Later in 1996, the city of Dallas hired Abdulqader as a civil engineer.
After 9/11, the FBI took note of Abdulqader’s musical performances at Hamas political festivals, where tens of thousands of dollars had been raised.
On July 26, 2004, Abdulqader was named, along with six other men, in a 42-count indictment of the Holy Land Foundation for Relief and Development (HLF), a pseudo-charity that once served as Hamas’s largest clandestine source of funding in the United States. According to an unsealed arrest warrant affidavit, HLF insiders considered Abdulqader to be one of their outfit’s top fundraisers, sending him all over the world to solicit money destined ultimately for Hamas. In one instance, he returned from a trip to Colombia with $85,000 in hand. Photos in HLF literature show Abdulqader at a table crowded with other volunteers, tabulating donations to the cause.
Abdulqader was fired from his Dallas job following the unsealing of his indictment in the summer of 2004. As he awaited his trial, he occasionally gave religious lectures at a Dallas-area mosque.
On July 23, 2007, Abdulqader and six fellow HLF leaders were charged with twelve counts of providing “material support and resources” to a foreign terrorist organization. Additionally, they faced thirteen counts of money laundering and thirteen counts of breaching the International Emergency Economic Powers Act (IEEPA), which prohibits transactions that threaten American national security. Along with the seven named defendants, the government released a list of approximately 300 “unindicted co-conspirators” and “joint venturers.”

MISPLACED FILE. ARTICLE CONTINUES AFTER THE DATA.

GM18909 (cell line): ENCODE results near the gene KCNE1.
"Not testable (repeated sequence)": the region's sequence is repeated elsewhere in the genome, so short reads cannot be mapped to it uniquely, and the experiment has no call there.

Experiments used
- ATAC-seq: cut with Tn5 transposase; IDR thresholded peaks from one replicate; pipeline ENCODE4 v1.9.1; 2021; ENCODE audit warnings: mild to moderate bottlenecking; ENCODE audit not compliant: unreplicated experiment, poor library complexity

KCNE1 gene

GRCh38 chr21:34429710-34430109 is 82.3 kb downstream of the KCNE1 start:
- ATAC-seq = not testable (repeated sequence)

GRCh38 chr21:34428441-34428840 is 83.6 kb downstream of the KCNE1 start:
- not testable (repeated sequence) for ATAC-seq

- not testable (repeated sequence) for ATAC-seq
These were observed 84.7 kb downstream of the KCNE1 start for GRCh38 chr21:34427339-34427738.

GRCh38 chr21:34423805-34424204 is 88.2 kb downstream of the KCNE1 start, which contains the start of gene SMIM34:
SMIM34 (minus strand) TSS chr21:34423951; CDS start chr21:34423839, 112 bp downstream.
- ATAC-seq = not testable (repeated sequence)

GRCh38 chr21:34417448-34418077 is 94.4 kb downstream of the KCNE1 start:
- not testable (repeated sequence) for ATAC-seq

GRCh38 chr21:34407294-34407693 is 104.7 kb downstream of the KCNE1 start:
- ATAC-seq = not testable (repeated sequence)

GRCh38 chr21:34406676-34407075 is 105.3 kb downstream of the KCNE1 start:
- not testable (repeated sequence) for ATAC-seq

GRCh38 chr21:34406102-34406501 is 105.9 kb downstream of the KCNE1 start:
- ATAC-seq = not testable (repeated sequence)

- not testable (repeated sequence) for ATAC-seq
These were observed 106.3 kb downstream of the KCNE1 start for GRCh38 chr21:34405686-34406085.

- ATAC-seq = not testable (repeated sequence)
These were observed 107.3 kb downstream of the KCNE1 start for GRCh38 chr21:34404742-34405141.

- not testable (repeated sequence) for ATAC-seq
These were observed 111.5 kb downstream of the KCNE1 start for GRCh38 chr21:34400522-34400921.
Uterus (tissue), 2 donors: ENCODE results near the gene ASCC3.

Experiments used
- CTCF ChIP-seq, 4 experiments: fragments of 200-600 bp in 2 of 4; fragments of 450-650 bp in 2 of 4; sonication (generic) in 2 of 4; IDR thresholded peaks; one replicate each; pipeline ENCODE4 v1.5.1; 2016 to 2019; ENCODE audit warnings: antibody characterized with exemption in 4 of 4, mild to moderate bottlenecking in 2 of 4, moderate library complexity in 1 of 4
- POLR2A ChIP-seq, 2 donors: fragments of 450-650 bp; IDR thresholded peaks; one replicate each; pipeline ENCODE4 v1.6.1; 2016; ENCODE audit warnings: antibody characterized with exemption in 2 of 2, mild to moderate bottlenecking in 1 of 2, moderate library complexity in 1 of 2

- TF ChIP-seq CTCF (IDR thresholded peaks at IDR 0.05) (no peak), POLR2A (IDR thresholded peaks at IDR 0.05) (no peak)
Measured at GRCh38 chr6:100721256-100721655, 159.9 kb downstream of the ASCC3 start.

On October 22, 2007, after a two-month trial and nineteen days of jury deliberation, Judge A. Joe Fish declared a mistrial because the jury had been unable to deliver unanimous verdicts and had failed to convict on a single count brought against the defendants.
When the government retried the case a year later, prosecutors made several key adjustments. Most notably, they dropped some counts against particular defendants; they called several new witnesses; and they displayed three exhibits which Israeli military officials had seized from the Palestinian Authority (PA). Those exhibits demonstrated that the PA, like the U.S. government, clearly considered HLF to be a Hamas funder; that an HLF-supported charity committee was fully controlled by Hamas; and that the defendants were well aware that whatever money they were raising in the U.S. was earmarked for Hamas.
On November 24, 2008, a jury convicted Abdulqader and four other former HLF officials — Shukri Abu-Baker, Ghassan Elashi, Mohamed El-Mezain, and Abdelrahman Odeh — of conspiring to provide material support to terrorists.
Portions of this profile are adapted from the article “Hamas’s Rock Star,” written by Todd Bensman and published by The Weekly Standard on February 13, 2006.